A student of Peradeniya University was arrested for sharing a piece of news regarding allocating the hospital of Kothalawela Defense Academy to treat the VIPs. How many fake news posts are published regarding the promises of the government? How can we segregate fake and real news? How fair is deciding the accuracy of a report based on the criteria of the government?
Throughout history, governments have decided truth and falsehoods on comparative terms which are beneficial to them. The student might have expressed his view with some kind of shared content. The citizens must follow the advice of the health authorities and stay at home as much as possible. Sharing the unconfirmed content is also a problem. However, there must be proportionate punishment for that. Is it essential to remand that person? If he admits that he has done it without proper investigation, why shouldn’t he be given a chance to correct it?
One doctor expressed his view on social media about the possible decline of diagnosing COVID-19 cases due to of lack of essential materials to conduct PCR tests. Let us assume that these news stories are wrong. But this can be countered by the state by publishing accurate information on PCR tests conducted. However, the law was not implemented in the same way the student was penalized. The doctor should not be arrested. He admitted that he had committed an error and the issue ended there. Also, we know that people may make mistakes. How many fake news is posted on mainstream media? Sometimes, they correct such reports, but there are instances that media do not worry even to post a correction. How is the law implemented in such cases? These are serious matters.
The government can argue that these actions are taken due to the present context. The majority seems ready to admit it. That means the argument of the government has more weight and recognition.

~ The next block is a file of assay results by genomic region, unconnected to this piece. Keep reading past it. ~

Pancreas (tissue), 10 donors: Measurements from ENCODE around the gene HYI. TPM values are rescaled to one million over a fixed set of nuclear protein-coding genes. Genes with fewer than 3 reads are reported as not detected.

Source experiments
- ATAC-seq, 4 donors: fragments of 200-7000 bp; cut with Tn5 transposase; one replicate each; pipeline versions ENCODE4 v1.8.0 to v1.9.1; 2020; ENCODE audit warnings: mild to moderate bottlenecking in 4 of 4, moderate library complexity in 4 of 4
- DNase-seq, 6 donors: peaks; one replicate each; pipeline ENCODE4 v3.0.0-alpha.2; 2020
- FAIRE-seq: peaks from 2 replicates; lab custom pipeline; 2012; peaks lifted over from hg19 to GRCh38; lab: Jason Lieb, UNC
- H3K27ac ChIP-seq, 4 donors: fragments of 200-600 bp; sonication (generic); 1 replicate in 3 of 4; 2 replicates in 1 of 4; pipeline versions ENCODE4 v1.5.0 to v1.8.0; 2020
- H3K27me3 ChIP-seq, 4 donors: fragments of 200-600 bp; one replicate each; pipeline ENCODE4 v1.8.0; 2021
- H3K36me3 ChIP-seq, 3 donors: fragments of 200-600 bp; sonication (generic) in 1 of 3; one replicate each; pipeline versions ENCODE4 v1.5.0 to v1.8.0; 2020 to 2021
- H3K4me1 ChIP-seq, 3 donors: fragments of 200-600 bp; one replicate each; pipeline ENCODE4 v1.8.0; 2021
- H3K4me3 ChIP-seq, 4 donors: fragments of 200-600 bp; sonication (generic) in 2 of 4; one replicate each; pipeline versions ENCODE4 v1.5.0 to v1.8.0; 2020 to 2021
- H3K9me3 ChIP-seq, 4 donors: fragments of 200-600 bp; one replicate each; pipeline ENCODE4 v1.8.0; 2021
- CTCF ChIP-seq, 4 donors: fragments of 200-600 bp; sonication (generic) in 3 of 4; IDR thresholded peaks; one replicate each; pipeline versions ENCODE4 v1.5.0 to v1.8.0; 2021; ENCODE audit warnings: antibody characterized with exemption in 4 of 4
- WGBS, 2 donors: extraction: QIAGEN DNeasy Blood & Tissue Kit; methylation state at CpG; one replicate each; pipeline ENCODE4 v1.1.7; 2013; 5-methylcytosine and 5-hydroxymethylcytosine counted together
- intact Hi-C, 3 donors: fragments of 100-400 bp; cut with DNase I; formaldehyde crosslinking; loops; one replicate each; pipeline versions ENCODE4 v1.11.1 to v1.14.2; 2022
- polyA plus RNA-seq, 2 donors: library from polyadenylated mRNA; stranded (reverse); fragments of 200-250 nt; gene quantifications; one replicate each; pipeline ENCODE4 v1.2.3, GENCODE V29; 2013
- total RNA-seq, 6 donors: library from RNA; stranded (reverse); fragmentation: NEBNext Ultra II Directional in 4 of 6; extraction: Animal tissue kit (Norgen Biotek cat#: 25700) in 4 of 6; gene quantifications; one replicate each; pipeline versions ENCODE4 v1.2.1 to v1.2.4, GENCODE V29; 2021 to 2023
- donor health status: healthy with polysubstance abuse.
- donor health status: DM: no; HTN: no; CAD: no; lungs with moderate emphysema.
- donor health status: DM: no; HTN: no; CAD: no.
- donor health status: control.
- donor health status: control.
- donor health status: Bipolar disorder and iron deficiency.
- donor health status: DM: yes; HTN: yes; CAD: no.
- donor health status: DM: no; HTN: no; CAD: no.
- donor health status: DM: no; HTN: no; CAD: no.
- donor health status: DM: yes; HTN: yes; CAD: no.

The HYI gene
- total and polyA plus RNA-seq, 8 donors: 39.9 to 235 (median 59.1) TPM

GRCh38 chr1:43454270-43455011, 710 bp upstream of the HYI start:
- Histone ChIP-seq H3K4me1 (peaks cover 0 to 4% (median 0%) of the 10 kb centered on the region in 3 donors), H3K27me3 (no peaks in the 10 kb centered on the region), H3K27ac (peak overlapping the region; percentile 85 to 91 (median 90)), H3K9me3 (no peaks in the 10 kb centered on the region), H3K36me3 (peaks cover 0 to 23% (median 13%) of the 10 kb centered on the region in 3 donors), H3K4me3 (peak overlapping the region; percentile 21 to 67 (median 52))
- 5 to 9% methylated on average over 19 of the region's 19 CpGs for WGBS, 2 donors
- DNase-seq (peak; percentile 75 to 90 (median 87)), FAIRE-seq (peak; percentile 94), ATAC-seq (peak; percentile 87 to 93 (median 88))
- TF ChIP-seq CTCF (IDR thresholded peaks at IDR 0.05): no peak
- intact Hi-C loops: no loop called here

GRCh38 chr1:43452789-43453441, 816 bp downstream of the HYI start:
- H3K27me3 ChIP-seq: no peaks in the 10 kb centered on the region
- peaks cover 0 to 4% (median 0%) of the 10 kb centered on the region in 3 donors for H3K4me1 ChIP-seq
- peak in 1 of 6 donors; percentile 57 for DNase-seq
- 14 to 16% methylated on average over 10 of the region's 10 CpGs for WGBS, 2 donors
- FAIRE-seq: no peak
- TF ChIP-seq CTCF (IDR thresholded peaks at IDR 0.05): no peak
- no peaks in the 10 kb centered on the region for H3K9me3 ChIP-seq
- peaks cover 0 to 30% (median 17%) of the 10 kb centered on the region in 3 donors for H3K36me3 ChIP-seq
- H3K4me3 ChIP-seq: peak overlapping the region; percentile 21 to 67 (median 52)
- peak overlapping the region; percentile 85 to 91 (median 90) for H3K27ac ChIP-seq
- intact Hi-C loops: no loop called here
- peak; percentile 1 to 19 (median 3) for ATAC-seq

People are bearing difficulties and respect the regulations like a curfew. People stayed home for a long time without complaining. We admired the law. Human rights are also like that, and it may be limited sometimes. We know that the right to organize and meet are human rights. Restrictions on such rights are practiced everywhere in the world now. However, the authorities must explain how these restrictions help the control of the disease.
What is the impact of sharing the news about special privileges to VIPs? Was it detrimental to the control of the disease? Didn’t the doctor’s idea affect disease control measures? We have a problem as to whether the government is manipulating the laws to control the situation or to suppress potential dissent.
For instance, a group conducted a protest in Gampola on the grounds that they had not received essential commodities and they had been distributed partially. One can argue that they have committed an offence under the present context. Likewise, we have to admit that people have no other alternative in a backdrop as no one takes care of their needs. When people are helpless individually, they have to organize and come out onto the streets. What should the government do then? Must they provide a solution or do they arrest people? Laws are implemented to safeguard people, and no one has the right to suppress people and make them helpless by law.